Once upon a time I had the brilliant idea to use a strip of hardwood to trim out the edge of a laminate countertop. And not just any laminate, either. This stuff was so expensive that if you asked how much it cost, the salesperson presumed you could not afford it. So scratching it during installation was not an option.
The challenge, I realized the moment the glue set upon the wood trim, was that I had to plane the top surface of the trim flush with the laminate without touching the laminate itself. If the blade touched the laminate, I would remove the thin layer that held the color, revealing the dull substrate (which the manufacturer thoughtfully made a flat white to provide maximum contrast and advertise my slip-up to the world).
I searched the 40 billion tool catalogs I receive each month (give or take), looking for something that would shave the wood without touching the laminate. I found nothing that would do the trick.
Now, we all know what happens when you have a perfectly good excuse to buy an expensive new tool and you can’t find anything suitable – you buy something that’s unsuitable and make it work. As a result, I bought a small laminate trimmer and built the jig shown here to turn it into a tool that I hoped would not mar the laminate.
Making a Router Cut Like a Hand Plane
What I made is sometimes called a “router plane,” although it does something quite different from the hand tool of the same name.
An old-time router plane rides on the surface and reaches down into a recess to trim the bottom. This jig lets you adjust the depth of the router bit to cut adjacent surfaces flush to or higher than the surface on which the router is riding.
In my case, I wanted the tool to ride on the laminate and shave the top surface of the wood trim ever-so-slightly higher than the laminate it was attached to.
The first thing to do is to make a mounting plate from clear acrylic. (This lets you see what you are planing.) The plate should be rectangular and about twice as long as the laminate trimmer’s base is wide.
Mount the router at one end of this plate, centered over a 1″-diameter opening for a bit. On the end of the plate, mount a 3/8″-thick wooden base and a handle, as shown in the drawing at right. The base rests on one surface and lets you cantilever the router over another surface that you want to shave parallel to the first.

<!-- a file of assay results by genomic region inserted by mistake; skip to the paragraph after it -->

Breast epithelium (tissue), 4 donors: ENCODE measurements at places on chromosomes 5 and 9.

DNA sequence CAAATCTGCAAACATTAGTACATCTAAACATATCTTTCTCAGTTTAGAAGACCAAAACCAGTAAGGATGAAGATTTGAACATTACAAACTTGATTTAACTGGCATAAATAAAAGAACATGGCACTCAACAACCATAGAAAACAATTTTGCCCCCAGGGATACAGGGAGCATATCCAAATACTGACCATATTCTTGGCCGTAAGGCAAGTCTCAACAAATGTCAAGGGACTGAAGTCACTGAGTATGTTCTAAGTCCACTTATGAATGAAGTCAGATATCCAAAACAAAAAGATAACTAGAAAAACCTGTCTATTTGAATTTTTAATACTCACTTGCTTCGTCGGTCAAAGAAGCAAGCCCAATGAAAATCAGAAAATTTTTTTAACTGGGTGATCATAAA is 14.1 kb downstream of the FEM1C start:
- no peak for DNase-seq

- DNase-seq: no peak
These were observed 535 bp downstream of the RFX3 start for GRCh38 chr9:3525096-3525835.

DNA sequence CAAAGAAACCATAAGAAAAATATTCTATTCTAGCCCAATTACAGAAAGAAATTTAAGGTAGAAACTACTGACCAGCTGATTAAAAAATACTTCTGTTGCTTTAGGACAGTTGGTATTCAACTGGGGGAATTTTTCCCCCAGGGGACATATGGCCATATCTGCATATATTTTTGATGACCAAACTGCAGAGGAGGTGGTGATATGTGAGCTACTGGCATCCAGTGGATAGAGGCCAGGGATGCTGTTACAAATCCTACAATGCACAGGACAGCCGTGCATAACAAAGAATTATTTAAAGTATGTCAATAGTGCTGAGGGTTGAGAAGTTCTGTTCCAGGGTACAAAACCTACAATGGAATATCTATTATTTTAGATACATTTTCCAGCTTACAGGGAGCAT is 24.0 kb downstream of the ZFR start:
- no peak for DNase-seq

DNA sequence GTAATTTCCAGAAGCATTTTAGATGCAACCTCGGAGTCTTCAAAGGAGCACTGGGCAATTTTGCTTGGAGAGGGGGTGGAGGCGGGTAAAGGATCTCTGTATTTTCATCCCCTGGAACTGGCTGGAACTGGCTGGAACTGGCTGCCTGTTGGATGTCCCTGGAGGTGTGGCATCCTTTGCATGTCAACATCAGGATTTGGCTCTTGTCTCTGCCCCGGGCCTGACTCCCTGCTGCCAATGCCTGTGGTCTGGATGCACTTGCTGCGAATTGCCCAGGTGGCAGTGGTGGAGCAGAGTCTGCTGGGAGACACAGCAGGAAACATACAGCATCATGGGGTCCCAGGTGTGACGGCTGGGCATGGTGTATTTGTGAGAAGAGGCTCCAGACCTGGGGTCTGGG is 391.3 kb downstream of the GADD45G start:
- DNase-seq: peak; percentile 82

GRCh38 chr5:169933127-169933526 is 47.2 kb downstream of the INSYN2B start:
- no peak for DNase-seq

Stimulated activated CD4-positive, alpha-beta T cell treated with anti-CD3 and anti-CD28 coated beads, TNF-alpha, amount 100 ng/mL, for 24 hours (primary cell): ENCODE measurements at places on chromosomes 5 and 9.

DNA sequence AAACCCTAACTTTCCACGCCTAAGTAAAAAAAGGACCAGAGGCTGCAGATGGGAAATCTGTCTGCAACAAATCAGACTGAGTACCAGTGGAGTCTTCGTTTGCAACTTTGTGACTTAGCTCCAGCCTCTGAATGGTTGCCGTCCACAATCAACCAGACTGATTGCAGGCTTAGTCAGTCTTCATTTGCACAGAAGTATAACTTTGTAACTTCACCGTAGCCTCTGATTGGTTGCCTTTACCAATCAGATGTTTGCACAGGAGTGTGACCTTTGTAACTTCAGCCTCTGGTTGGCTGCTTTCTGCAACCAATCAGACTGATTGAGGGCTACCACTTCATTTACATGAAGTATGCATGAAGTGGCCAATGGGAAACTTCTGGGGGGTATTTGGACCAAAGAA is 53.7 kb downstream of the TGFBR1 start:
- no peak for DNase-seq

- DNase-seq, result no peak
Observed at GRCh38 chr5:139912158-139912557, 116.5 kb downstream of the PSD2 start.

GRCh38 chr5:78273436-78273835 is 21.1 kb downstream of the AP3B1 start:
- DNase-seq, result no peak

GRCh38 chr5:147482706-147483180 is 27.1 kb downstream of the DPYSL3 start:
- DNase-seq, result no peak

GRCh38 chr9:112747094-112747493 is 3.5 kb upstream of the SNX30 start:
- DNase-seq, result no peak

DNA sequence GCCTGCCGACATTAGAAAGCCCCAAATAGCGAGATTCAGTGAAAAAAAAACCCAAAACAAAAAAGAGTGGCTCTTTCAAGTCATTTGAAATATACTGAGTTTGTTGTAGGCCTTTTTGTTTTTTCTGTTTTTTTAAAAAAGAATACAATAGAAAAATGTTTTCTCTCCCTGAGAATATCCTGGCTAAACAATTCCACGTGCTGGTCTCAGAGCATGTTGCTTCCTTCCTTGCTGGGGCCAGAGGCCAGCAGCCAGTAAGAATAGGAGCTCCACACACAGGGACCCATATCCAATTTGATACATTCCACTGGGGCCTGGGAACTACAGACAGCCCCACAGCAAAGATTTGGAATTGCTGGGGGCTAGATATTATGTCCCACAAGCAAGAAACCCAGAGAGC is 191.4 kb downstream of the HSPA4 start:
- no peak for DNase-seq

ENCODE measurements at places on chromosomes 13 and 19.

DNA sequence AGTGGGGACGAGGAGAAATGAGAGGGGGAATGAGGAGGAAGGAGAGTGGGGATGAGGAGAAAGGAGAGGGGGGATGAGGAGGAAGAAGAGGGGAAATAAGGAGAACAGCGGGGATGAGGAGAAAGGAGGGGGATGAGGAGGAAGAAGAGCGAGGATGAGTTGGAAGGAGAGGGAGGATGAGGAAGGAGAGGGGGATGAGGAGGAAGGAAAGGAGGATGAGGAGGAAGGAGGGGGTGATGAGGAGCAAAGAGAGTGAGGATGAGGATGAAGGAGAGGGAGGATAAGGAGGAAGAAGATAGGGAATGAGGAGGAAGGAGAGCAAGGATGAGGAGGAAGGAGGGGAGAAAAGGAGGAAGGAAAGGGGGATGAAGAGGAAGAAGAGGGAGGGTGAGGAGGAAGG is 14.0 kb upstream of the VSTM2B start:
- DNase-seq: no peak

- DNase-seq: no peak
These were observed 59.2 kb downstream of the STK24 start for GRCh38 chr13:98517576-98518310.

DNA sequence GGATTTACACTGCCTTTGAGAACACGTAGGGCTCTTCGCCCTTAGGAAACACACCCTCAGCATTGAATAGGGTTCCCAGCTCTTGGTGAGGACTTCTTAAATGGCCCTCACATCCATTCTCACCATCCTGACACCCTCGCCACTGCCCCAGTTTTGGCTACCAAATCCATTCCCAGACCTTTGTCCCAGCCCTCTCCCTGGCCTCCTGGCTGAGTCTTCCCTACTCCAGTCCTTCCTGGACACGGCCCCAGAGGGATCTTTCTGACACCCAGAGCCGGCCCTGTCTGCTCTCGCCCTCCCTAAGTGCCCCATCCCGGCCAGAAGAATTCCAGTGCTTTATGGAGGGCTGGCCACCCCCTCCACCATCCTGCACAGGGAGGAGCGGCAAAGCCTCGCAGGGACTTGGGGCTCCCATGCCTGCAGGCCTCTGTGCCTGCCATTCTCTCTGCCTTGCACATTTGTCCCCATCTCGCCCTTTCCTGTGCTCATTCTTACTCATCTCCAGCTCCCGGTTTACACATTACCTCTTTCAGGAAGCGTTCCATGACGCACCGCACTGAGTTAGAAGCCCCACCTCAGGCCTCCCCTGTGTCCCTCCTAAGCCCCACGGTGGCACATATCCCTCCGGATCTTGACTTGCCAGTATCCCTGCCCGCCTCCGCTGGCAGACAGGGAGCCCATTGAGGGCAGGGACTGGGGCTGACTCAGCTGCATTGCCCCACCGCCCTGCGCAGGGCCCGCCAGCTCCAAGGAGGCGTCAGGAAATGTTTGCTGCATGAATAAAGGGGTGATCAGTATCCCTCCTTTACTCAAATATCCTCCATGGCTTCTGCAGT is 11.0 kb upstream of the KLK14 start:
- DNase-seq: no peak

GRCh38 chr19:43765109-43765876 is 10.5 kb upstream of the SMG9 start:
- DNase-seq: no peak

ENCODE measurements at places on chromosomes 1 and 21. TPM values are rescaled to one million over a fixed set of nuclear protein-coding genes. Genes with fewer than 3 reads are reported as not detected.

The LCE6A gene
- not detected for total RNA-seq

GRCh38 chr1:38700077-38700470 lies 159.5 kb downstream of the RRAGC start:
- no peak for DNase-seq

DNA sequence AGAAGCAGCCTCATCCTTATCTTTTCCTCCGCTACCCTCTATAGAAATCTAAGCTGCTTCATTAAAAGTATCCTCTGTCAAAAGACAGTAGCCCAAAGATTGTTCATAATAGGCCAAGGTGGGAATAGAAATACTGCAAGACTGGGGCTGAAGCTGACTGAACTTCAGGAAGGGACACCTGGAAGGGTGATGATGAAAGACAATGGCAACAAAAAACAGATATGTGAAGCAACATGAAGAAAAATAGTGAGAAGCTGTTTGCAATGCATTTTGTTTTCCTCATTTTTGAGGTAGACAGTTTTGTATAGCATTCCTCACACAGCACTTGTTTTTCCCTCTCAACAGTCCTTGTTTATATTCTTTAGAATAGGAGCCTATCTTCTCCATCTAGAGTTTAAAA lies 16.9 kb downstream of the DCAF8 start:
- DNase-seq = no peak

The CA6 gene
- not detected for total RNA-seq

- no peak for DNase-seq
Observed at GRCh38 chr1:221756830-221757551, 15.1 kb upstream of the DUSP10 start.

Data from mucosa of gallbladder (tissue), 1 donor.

The handle not only helps you control the router, it lets you counterbalance the router’s weight and keep the base flat on the reference surface as you work.
The fasteners you use to assemble the plate, base and handle must not protrude below the bottom surface of the base – after all, you don’t want metal hardware dragging over the surface you’re trying not to cut.
Using the Jig
Mount a straight bit in the router. I commonly use a 3/4″-diameter bit, but any bit smaller than the plate opening will do.
Adjust the depth of cut to the level you want to rout. If you want to trim one surface flush to another, raise or lower the bit until the tip barely touches the surface on which the base rests. If you want to cut slightly above a surface, as I did, simply raise the bit to the proper height.
I used a piece of paper as a feeler gauge to position the tip of the bit about .003″ above the surface – close enough to look flush, but far enough away to make sure it wouldn’t cut the laminate on which the jig rested. Then make a test cut to check your setup.
As you cut, pay close attention to the direction of rotation and the direction you move the trimmer. I cut with the router so the bit rotation pulled the router through the wood trim and away from the laminate surface I was trying to protect.
If you have to “back-feed” (where you move the router so the bit pulls in a direction you don’t want to go), move the router very slowly and keep the base pressed firmly against the guiding surface. For delicate work, cut the wood in several passes, lowering the router a tiny fraction of an inch between each pass. PW
Nick Engler has built a replica of the 1903 Wright Flyer.